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Oligonucleotide-directed, multiplexed assembly of QD-LED arrays

Award Information
Agency: Department of Defense
Branch: Defense Advanced Research Projects Agency
Contract: 140D0422C0024
Agency Tracking Number: D22D-01-0011
Amount: $224,999.00
Phase: Phase I
Program: STTR
Solicitation Topic Code: HR0011ST2022D-01
Solicitation Number: 22.D
Solicitation Year: 2022
Award Year: 2022
Award Start Date (Proposal Award Date): 2022-04-18
Award End Date (Contract End Date): 2023-07-31
Small Business Information
6201 East Oltorf St. Suite 400
Austin, TX 78741-1111
United States
DUNS: 100651798
HUBZone Owned: No
Woman Owned: No
Socially and Economically Disadvantaged: No
Principal Investigator
 Steve Savoy
 (512) 389-9990
Business Contact
 Michael Mayo
Phone: (512) 389-9990
Research Institution
 The University of Texas at Dallas
 Anton Malko
800 Campbell Rd
Richardson, TX 75080
United States

 (972) 883-6383
 Federally Funded R&D Center (FFRDC)

A host of new integrated optics and photonics technologies and applications stand to benefit from transitioning the successes of lithographic patterning and vacuum thin film deposition to mass-producible, large-area conformable optoelectronic device manufacturing. However, present methods for large-area device manufacturing such as displays have severe limitations when serial patterning of each “color” pixel in the display array is required. Critical to this transformation will be the ability to use low-cost conventional printing and sintering technologies to pattern precursors of active-layer materials, including electroluminescent semiconductor QDs and other electroactive elements, onto a variety of substrates and subsequently “consolidate” the precursors into advanced structures such as QD emissive layer and charge transport layers and functional electro-optical LED devices. In some applications, a small performance tradeoff may be acceptable for a significant gain in cost savings, but the patterned and consolidated end product performance ultimately must be comparable to its high-cost, traditionally-manufactured counterpart. To achieve the goal of low-cost, high-yield manufacturing of high-resolution large-area bright and flexible QD-LEDs, Nanohmics, Inc., working in collaboration with Professor Anton Malko at UT Dallas has developed a novel method for encoded multiplexed RGB QD assembly and charge-transporting layers onto large-area, flexible substrates. The novel process will enable methods for high-density, “photonic” emitter pixel array structures using large-area, continuous-web manufacturing.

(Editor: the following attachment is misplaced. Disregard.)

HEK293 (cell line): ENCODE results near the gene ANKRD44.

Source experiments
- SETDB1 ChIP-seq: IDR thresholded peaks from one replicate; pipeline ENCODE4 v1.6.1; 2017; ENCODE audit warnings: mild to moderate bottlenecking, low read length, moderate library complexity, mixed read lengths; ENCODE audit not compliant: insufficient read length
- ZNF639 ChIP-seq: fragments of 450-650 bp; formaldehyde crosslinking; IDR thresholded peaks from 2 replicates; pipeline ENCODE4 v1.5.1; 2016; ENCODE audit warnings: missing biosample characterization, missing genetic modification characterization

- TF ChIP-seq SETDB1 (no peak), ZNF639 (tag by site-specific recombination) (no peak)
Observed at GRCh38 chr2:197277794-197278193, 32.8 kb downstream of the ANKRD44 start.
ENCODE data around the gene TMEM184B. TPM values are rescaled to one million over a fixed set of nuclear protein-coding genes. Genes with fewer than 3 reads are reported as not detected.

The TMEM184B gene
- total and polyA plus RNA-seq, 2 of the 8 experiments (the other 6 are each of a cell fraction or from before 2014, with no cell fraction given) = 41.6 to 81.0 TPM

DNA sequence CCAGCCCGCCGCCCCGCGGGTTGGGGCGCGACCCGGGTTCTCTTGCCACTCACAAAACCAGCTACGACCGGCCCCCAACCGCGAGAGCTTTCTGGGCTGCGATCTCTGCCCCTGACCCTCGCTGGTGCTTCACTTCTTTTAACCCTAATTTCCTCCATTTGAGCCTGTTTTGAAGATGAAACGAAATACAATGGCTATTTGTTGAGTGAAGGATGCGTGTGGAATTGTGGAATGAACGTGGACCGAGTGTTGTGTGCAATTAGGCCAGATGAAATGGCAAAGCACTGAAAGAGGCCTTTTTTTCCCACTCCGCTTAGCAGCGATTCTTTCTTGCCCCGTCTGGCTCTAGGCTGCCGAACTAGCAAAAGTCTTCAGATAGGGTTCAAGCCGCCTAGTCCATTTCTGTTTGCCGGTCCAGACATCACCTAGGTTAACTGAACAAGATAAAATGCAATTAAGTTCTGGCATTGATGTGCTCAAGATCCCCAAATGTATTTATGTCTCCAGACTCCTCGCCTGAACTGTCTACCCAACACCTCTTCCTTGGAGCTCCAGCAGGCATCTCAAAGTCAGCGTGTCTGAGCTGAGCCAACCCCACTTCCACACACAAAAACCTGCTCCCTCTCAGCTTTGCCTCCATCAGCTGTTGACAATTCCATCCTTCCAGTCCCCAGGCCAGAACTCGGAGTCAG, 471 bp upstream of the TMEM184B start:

* Information listed above is at the time of submission. *

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